No BHA. Chemical preservative linked to serious illness.
No BHT. Chemical preservative linked to serious illness.
No Ethoxyquin. Chemical preservative linked to serious illness. (More on this preservative in Questions to Ask below.)
No TBHQ. Chemical preservative linked to serious illness.
No dyes. Dyes are used in some pet food/treats ONLY to please the eye of the pet owners. Many dyes are questioned to be safe.
No corn, wheat, or soy (or any other) glutens. Glutens or vegetable proteins are frequently sourced from China. These vegetable proteins were the source of melamine contamination causing the deaths of thousands of pets in 2007. Vegetable glutens provide the pet little to no quality nutrition.
No corn, wheat or soy in any form. Chances are, any corn, wheat or soy ingredient (whole grain, flour, whatever form) is a genetically modified grain. Recent studies of three GM corn varieties fed to rats over only 90 days showed kidney and liver problems. Imagine what could happen to a pet eating a GM grain everyday for years?
No Menadione Sodium Bisulfite. This is a synthetic Vitamin K. German studies link this ingredient to serious side effects. Why use a synthetic Vitamin K when a natural source of Vitamin K is so easy to add?
No Sodium Selenite (dogs). Selenium is a necessary and required nutrient. Sodium Selenite is one form of providing selenium to a pets diet. Sodium Selenite is highly toxic in larger doses (should human error occur). Selenium yeast on the other hand is not considered toxic in larger doses (should human error occur). Selenium yeast has not been approved for use in cat foods, however some manufacturers still use this ingredient in cat food (understanding the safety concerns of sodium selenite). Look for selenium yeast in pet foods versus feeding a food with sodium selenite.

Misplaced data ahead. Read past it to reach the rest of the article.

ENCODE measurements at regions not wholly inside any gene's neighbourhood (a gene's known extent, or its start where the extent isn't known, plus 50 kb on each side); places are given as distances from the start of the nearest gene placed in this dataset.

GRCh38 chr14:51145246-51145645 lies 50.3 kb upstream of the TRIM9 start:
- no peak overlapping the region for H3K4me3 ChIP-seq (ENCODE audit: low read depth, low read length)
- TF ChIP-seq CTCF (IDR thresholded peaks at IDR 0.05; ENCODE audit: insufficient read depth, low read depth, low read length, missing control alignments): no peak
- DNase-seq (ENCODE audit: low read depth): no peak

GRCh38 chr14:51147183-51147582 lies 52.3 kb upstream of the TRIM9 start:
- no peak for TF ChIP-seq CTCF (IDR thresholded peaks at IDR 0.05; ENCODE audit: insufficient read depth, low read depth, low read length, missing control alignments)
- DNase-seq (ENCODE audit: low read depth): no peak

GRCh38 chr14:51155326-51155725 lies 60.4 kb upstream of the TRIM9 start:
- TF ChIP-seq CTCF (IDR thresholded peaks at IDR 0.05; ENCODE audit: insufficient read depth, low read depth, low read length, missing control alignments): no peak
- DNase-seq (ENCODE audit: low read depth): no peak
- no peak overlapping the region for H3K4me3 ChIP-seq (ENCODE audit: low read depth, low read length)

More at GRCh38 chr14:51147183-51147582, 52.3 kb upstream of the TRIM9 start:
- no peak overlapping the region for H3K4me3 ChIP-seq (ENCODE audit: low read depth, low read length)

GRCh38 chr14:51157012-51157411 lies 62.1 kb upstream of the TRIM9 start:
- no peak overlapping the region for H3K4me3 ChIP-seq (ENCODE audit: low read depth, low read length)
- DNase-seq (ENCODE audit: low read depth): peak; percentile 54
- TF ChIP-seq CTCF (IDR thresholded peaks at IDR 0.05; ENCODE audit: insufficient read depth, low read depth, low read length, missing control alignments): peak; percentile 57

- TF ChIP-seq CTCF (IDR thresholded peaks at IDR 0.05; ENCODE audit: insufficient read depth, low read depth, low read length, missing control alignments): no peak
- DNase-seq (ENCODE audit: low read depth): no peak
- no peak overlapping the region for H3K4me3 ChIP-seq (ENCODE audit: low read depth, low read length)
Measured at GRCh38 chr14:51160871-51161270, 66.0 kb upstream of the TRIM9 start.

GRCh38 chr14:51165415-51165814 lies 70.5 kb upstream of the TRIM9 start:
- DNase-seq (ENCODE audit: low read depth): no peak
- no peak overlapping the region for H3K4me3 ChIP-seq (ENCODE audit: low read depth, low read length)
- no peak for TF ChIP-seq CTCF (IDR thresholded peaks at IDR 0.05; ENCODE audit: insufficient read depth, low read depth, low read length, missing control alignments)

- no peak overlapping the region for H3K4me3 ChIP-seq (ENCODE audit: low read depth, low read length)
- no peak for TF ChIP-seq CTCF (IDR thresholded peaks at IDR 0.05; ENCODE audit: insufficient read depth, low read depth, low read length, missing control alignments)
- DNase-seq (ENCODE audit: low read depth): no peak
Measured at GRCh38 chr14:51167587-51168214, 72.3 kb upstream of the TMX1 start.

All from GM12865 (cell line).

Can foods no carregeenan. Added to some canned pet foods and treats to bind ingredients; carregeenan is linked to cancer in recent studies.
Ok, now that you’ve avoided the pet foods/treats that contain risk ingredients, before you make that purchase you need a bit more information from the manufacturer. If they don’t answer your questions promptly and directly, don’t purchase their food.
(1) Are the meat ingredients in your pet food/treat the same quality (USDA approved) as the meat found in my grocery?
(Caution: Some shifty pet food manufacturers using by-products will answer this question “yes, our meats come from USDA approved facilities”. Do you see the trick answer? Animals rejected for use in human foods come from USDA approved facilities however rejected meat is not USDA approved meat. Don’t let them trick you.)
(2) Do all ingredients in your pet food/treat originate from the U.S.? Including vitamins and minerals?
(Caution: Many pet food manufacturers will respond yes if you don’t specifically ask about country of origin of vitamins and minerals. Many vitamins and minerals used in pet food/treats are sourced from China. Do you really want to take the chance with Chinese vitamins and minerals?)
Most all lamb and venison in pet food/treats is sourced from New Zealand. This is a safe country of origin.